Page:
Are you a manufacturer, processor, packer or holder of food products? If you are, or know someone who is, you need to keep up with the latest and greatest updates regarding compliance with the FDA's Food Safety Modernization Act (FSMA). This post includes a background on FSMA, an update from FDA with 2 new guidance documents, FDA's extension to file biennial registrations, and an update on FDA using its enforcement power to suspend a facilities registration - meaning they can NOT import into the U.S.
The Food Safety Modernization Act of 2011 (FSMA) has for the first time, specifically put the onus on importers to have a program in place to verify that the food products they are bringing into this country are safe. The idea behind FSMA is to change FDA regulatory enforcement and focus to more of a preventative approach, instead of reactionary. These new requirements include risk-based controls, foreign supplier verification program, certification, and audits. Among the requirements are new rules for Bioterrorism Act registrations. Read on to make sure your registration isn't cancelled unnecessarily.
On December 12, 2003, the U.S. Food and Drug Administration (FDA) implemented the Bioterrorism Act of 2002. That Act basically required that companies shipping food to the United States must first be registered with the FDA, and that importers of food must provide "prior notice" to the FDA of any particular shipment before it physically arrives in the United States. Over the past 7 years, has the Bioterrorism Act lived up to its expectations to protect the American consumer from eating dangeously contaminated food?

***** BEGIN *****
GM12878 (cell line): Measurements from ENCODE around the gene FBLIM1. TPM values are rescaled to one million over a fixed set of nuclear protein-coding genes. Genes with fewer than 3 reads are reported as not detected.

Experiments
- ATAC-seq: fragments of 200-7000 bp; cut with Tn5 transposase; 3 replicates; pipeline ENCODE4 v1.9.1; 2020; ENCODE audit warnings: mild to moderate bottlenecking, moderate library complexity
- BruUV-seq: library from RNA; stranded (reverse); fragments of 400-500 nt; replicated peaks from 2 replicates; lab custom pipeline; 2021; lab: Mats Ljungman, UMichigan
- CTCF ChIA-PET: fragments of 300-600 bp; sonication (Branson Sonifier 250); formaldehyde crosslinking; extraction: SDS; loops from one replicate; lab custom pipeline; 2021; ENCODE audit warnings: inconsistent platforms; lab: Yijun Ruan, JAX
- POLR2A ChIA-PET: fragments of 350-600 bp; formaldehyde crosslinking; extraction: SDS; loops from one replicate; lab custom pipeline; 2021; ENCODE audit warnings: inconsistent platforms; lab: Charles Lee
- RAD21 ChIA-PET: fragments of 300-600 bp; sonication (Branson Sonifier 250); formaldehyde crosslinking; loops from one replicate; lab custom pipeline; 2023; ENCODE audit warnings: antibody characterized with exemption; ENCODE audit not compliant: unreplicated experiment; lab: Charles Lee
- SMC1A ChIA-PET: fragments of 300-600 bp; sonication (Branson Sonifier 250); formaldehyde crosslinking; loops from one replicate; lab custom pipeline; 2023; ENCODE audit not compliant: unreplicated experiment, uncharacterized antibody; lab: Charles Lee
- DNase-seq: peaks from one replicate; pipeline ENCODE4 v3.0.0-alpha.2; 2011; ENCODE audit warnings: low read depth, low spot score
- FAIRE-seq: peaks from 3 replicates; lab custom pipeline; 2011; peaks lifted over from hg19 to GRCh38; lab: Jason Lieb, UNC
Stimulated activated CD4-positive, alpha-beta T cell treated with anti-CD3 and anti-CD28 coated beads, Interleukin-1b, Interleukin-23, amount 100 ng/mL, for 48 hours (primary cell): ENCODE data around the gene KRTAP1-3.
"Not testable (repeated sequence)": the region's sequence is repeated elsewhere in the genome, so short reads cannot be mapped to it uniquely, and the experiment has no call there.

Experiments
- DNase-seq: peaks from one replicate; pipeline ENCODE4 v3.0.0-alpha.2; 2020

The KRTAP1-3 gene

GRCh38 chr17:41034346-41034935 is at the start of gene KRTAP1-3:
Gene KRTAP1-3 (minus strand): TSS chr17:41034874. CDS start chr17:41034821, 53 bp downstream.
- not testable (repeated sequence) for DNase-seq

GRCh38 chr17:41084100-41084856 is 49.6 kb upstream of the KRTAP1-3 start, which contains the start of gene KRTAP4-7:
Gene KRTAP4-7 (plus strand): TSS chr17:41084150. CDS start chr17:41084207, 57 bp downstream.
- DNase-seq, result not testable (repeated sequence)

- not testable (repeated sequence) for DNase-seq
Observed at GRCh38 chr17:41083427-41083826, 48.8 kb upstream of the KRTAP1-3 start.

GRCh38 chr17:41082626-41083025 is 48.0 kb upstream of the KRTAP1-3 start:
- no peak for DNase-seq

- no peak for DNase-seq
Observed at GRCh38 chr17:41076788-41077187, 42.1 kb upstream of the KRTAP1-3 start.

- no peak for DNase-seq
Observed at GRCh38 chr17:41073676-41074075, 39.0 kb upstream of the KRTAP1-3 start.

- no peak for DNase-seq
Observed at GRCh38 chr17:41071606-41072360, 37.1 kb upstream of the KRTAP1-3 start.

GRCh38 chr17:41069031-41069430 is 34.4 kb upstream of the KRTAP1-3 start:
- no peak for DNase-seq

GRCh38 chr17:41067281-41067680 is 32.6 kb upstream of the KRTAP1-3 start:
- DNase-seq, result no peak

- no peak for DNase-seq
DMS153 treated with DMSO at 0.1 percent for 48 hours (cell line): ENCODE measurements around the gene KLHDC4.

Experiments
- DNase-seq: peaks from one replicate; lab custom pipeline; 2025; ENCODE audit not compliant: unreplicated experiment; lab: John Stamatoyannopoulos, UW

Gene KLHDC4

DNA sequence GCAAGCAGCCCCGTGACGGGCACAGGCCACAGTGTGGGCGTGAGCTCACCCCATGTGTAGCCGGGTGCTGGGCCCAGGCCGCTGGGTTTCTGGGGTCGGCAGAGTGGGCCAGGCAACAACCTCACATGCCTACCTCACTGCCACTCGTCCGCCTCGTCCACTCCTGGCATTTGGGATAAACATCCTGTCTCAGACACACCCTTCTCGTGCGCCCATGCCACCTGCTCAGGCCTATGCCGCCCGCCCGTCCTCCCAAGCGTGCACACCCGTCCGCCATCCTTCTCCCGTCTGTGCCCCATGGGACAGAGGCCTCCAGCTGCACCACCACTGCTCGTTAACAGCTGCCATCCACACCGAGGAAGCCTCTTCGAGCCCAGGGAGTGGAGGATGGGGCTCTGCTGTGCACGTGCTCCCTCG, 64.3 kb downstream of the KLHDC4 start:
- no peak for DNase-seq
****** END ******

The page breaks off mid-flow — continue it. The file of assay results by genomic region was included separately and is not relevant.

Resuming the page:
The United States Congress is considering legislation to make the food we eat, especially imported food, "safe and secure". In my opinion, even if our food needs protecting, the proposed legislation only adds to the current Federal bureaucracy. The U.S. Food and Drug Administration already has a comprehensive regulatory procedure to stop, examine, and refuse imported food which it considers adulterated or misbranded, or otherwise not fit for human consumption. The current FDA system is working very well, and the only achievement of the proposed legislation will be to increase the price of food.